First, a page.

Recently we created our bandaid family get well cards. The kids absolutely loved creating them! They had a blast and were super creative in making their families…adding pets, balloons, siblings and more. When we were done, we brought the cards to the hospital to the children’s cancer ward for the kids there. And I began thinking about trauma and the heartache of both the children there living through cancer, and their siblings who are watching their loved ones suffer.
And this craft came to mind as a way to help your littles express the hurt, both physical and emotional, that they are experiencing in a difficult season.
Bandaids were always the symbol of “making things better” for my littles. When my daughter was young, every time she got the most minimal injury she would want a bandaid, and as soon as she put the bandaid on her ouchie would magically disappear. So why not create art reflecting this same concept? I talked with the kids about bandaids being a symbol of healing, something we put on our ouchie to protect it and help it feel better. And I asked them to create a picture with bandaids that shows where they would like bandaids in their life, or what healing might look like for them if they were to feel all better.
An example of this is this picture of the boy walking with the balloon on a sunny day, with butterflies. Healing was experiencing a peaceful day, without worries. Another example was a bandaid family with a pet bandaid. The pet bandaid symbolised having to leave his pet behind when her family moved. Another image was two siblings playing with a ball. The older sibling wished his little brother would come home from the hospital so that they could play ball together.
You can also ask the child to draw a picture of themselves and place bandaid where it hurts, either in their emotions or their physical body. Help them express their hurt where words are often are hard to find.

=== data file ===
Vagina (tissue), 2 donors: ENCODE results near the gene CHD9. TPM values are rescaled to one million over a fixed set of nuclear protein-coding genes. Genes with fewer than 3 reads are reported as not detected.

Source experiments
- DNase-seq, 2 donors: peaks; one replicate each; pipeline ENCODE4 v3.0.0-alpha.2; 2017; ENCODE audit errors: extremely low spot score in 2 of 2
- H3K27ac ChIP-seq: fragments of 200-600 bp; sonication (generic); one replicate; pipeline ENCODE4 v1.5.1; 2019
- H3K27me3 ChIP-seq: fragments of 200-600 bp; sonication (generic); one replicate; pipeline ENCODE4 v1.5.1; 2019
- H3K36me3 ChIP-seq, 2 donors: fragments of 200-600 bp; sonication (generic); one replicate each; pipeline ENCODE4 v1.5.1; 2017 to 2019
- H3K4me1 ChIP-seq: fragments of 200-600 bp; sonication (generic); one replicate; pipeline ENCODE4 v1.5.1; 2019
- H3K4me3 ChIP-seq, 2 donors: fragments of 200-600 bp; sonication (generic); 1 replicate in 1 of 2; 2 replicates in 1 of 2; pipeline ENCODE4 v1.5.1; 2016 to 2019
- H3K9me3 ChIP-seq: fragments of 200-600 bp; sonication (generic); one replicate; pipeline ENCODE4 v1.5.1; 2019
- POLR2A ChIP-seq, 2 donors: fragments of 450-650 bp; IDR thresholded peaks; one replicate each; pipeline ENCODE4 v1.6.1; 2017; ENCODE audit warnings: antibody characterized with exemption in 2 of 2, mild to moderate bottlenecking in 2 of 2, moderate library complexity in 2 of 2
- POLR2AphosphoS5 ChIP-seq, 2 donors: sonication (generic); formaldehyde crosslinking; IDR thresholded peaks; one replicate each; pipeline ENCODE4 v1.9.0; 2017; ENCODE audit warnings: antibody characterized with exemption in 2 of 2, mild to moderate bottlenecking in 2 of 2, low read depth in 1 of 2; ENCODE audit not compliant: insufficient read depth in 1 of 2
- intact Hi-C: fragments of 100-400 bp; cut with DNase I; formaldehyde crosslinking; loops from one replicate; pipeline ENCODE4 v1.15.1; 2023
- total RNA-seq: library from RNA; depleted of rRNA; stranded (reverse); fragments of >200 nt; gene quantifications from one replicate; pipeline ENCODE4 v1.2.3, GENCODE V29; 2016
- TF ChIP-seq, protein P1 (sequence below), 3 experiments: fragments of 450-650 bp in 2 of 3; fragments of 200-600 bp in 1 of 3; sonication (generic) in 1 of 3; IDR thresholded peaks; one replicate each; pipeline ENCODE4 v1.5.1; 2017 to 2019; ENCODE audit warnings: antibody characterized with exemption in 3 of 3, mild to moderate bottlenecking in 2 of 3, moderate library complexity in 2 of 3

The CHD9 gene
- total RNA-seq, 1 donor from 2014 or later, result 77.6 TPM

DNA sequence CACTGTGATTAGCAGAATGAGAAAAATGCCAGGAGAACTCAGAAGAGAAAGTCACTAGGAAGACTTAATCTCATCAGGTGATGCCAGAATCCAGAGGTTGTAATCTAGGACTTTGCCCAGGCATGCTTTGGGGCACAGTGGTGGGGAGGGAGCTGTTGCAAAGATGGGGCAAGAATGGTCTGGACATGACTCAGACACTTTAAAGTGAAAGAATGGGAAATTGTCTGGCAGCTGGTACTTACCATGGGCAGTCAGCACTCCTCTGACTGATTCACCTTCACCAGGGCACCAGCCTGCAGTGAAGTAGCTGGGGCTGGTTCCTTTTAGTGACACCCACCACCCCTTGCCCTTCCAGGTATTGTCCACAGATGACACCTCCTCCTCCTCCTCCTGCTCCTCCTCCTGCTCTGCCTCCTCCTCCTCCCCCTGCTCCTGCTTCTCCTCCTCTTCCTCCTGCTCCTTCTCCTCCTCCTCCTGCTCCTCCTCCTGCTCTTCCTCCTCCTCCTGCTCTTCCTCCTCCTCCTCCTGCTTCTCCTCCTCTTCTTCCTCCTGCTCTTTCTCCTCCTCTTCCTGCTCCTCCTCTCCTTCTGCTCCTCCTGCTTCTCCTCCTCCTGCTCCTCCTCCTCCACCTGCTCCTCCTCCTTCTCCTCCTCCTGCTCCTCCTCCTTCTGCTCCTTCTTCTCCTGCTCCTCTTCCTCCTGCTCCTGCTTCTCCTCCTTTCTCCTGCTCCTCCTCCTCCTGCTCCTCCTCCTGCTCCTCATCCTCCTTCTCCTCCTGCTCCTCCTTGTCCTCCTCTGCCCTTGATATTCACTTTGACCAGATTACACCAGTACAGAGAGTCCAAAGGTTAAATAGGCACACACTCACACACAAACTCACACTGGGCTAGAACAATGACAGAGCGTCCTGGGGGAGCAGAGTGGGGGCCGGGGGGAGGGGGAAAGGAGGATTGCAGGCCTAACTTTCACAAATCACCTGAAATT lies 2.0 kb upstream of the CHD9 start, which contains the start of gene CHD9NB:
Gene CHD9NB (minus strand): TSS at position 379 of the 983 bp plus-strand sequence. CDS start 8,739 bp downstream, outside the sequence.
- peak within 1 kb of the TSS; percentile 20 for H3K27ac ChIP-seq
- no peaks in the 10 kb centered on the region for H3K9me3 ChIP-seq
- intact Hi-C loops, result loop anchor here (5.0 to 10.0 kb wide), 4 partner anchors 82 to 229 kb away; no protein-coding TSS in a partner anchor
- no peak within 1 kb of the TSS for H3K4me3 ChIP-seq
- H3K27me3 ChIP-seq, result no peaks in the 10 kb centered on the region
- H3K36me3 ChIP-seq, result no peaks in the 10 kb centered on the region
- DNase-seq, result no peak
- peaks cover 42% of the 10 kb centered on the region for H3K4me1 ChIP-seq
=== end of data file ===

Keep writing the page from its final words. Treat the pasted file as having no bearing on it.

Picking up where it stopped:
Art is often an easier way for children to express big and scary feelings. Try this exercise to help your little share their big emotions. It can even be a weekly exercise. Drawing a picture of how the week went using bandaids.
Using Bandaid Art with older children and teenagers:
This same exercise can be used with older children and teenagers as well. In fact, it is even a helpful exercise with adults who are having trouble articulating the pain and hurt that they are feeling.
This bandaid art was created by a teenager who is going through a season of depression and anxiety. The blue coloring represents the sadness that they felt, and the hole in the head represents the anxiety they were experiencing. The person holding them, and placing a bandaid around them is a representation of what Jesus is doing for them in their difficult season.
The result of the artwork here is not that it is supposed to be pretty, or follow a certain pattern or steps- it is simply an opportunity to express through art, the hurt that one might be feeling.
Before you begin:
1- Gather your supplies
2- Explain to your child the art project. To create a piece of art using bandaids. Talk about bandaids: Bandaids represent healing- making an owie all better. Today I want you to create an image that represents either the hurt you are feeling, or what “healing/healthy” looks like to you using pens and bandaids.
3- When they have finished creating their artwork ask them to explain in to you: “Tell me about your picture” Ask open ended questions and don’t point out things you think you recognize. Let them define and explain what they have made.
4- Pray together. Pray that God will heal the things that hurt, or help them find that healing that they desire.